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Religion and Society

Thinking Islam after Tahrir Square

Soldiers and protesters pray together in Tahrir Square on 10 February, 2011 [Alisdare Hickson / Flickr]

Initially taking no part in the street demonstrations, Islamic institutions and organizations have been closely involved in the post-Arab Spring phase. Changes at the political level have also had an impact on the religious discourse, which has nevertheless failed to respond to the demands voiced during the uprisings

This article was published in Oasis 31. Read the table of contents

Last update: 2021-08-29 21:45:06

Initially taking no part in the 2010-2011 street demonstrations, Islamic institutions and organizations have been closely involved in the turbulent post-Arab Spring phase. Changes at the political level and the explosion of jihadist violence in the Middle East have also led to transformations in religious discourse, which has nevertheless not fully reckoned with the personalist demands voiced during the uprisings.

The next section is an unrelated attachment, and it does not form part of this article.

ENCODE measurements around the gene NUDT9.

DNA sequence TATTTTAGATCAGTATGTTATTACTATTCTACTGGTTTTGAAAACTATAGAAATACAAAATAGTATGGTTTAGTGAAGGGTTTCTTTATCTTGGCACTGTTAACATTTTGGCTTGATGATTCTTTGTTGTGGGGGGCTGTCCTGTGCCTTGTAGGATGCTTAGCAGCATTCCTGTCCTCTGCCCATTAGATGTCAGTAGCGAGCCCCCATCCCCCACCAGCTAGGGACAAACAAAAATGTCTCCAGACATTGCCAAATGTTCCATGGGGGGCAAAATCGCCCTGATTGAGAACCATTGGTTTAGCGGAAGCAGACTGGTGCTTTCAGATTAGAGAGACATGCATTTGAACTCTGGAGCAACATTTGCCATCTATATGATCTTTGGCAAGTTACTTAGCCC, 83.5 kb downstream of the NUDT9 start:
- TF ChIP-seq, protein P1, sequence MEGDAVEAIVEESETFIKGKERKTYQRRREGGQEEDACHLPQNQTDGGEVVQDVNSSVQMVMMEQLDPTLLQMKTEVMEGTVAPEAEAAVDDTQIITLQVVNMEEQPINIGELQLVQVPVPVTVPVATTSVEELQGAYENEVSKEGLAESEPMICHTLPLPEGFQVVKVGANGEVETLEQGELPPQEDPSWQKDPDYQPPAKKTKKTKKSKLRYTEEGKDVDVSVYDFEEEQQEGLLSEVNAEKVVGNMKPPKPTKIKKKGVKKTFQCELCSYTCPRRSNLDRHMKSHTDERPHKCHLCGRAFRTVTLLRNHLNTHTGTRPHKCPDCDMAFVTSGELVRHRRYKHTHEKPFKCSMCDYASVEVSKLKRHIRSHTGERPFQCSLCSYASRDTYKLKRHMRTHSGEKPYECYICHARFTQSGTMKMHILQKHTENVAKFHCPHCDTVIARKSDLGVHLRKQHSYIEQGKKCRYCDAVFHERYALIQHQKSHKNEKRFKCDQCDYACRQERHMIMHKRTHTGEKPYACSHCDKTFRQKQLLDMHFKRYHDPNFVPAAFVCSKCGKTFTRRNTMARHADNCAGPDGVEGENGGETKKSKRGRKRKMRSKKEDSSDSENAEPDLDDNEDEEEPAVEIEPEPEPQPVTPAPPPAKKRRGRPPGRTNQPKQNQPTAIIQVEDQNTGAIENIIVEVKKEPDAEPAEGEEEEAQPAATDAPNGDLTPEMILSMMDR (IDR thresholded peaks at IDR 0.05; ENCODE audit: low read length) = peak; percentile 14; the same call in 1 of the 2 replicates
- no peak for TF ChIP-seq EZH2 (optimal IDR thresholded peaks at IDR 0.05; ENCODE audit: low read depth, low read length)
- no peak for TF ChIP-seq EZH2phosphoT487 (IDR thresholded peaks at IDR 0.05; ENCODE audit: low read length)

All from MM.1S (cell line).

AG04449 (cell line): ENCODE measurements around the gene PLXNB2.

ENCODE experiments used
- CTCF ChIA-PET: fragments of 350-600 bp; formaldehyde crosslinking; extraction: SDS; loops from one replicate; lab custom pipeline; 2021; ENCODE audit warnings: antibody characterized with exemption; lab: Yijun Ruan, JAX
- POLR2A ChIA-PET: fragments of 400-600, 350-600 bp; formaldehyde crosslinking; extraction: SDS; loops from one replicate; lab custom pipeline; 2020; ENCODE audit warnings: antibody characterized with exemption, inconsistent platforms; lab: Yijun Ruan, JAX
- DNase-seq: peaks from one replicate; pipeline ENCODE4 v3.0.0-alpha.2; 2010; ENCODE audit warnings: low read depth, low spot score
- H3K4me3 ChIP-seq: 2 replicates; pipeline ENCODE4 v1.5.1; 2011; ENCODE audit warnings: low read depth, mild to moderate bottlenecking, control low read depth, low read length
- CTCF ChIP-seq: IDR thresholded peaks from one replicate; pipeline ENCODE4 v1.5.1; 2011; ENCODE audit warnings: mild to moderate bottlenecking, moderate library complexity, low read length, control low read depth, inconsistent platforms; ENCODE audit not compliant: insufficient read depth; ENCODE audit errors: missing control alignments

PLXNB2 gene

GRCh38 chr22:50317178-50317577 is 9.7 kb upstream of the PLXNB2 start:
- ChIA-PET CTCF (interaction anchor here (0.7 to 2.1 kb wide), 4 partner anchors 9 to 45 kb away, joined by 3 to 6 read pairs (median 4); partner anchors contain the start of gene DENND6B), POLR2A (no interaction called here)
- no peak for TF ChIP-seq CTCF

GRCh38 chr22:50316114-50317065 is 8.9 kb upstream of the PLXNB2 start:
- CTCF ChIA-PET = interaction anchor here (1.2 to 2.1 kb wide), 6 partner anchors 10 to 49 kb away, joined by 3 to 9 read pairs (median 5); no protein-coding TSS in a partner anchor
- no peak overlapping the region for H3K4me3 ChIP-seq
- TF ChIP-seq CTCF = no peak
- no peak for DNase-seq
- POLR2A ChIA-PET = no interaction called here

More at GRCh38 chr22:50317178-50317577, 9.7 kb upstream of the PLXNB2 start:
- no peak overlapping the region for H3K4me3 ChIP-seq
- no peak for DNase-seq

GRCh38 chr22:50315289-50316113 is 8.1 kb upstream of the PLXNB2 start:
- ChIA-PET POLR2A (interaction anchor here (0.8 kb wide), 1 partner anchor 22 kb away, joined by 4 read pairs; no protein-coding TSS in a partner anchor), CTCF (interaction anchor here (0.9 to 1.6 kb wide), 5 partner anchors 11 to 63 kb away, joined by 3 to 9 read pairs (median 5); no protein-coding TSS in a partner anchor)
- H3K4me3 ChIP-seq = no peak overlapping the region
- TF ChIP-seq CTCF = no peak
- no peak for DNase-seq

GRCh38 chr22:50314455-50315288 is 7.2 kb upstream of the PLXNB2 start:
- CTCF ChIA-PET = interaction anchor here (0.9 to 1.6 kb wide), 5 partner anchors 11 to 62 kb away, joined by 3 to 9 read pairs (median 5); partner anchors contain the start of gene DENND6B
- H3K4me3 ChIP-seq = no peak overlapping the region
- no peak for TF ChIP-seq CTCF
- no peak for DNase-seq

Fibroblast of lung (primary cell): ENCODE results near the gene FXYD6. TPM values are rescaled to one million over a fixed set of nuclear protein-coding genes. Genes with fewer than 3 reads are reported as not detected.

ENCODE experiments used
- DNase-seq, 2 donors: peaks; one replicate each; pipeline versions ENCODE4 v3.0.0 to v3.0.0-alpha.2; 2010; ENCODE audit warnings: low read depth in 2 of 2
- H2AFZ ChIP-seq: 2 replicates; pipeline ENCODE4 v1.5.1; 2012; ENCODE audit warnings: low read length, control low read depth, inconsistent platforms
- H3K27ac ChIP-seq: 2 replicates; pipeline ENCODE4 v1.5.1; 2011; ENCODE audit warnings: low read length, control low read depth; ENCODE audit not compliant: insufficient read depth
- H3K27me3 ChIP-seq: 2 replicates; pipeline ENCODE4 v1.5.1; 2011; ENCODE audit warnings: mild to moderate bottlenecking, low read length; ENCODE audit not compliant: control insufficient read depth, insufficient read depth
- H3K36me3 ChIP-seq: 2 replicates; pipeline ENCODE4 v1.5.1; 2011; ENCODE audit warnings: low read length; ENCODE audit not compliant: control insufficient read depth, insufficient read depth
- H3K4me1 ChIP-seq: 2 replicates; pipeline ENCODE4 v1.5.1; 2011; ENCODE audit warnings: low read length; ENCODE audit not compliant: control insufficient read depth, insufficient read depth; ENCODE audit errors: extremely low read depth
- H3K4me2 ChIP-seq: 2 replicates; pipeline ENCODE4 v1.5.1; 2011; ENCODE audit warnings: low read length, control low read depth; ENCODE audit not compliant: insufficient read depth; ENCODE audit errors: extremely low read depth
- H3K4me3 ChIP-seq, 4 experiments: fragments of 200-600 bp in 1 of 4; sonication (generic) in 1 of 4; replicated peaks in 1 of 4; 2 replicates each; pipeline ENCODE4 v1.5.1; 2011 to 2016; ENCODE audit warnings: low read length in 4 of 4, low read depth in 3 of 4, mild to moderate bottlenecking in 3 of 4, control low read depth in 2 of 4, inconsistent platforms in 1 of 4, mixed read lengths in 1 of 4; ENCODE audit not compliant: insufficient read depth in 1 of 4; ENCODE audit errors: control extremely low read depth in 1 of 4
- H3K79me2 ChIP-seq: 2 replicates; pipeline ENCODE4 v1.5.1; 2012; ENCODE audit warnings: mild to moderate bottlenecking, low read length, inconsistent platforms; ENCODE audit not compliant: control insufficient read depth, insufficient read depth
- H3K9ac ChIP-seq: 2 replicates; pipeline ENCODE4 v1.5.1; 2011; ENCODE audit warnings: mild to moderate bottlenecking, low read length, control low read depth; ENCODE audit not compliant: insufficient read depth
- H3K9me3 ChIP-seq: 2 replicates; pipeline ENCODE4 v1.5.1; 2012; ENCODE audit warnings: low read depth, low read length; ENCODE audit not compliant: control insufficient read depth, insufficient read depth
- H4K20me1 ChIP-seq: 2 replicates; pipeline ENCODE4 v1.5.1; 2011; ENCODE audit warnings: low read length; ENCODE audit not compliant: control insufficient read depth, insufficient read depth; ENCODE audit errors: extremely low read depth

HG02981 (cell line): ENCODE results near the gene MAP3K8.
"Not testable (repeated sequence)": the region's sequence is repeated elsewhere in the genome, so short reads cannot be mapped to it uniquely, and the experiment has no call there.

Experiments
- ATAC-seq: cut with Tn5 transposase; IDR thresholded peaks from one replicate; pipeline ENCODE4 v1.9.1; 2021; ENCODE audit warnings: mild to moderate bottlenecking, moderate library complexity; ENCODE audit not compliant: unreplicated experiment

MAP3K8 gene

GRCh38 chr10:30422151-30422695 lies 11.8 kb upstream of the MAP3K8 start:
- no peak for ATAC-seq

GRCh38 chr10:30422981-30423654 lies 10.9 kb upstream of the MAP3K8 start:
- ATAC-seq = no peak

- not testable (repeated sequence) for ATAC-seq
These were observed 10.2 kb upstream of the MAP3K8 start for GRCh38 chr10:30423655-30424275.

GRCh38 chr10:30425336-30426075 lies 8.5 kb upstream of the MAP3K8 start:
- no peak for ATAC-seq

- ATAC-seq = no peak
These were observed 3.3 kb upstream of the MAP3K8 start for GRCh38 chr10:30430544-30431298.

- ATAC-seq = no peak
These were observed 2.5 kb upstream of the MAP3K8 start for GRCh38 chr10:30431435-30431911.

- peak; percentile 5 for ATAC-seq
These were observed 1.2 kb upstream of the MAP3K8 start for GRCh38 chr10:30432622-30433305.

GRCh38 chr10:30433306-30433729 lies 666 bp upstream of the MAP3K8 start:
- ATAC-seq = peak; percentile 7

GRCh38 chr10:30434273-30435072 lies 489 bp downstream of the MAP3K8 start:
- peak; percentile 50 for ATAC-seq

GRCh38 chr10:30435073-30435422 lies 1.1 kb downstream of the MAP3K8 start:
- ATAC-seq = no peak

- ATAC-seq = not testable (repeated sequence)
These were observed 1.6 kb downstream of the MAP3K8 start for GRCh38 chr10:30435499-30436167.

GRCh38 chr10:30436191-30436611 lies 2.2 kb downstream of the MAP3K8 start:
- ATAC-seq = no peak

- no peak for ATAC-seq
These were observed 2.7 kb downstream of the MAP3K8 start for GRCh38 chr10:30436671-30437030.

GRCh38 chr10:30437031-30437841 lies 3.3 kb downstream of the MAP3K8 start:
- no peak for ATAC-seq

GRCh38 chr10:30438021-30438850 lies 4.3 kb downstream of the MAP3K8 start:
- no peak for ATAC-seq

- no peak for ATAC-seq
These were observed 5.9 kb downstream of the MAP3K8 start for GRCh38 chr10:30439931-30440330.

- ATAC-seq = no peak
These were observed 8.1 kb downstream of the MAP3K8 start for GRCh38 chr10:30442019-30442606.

“Allah has nothing to do with it”: commenting on the 2010-2011 revolutions, Emmanuel Todd summed up their secular nature in these words.[1] Indeed, according to the French demographer, the Arab Spring was the political manifestation of deeper social transformations (particularly in the family structure) occurring independently of the Islamic identity of the countries swept by the protests. This reading was justified by the very slogans being chanted in the streets, with their emphasis on universal values such as justice, freedom and human dignity and it was subsequently confirmed by investigations seeking to sketch a profile of the demonstrators.[2]

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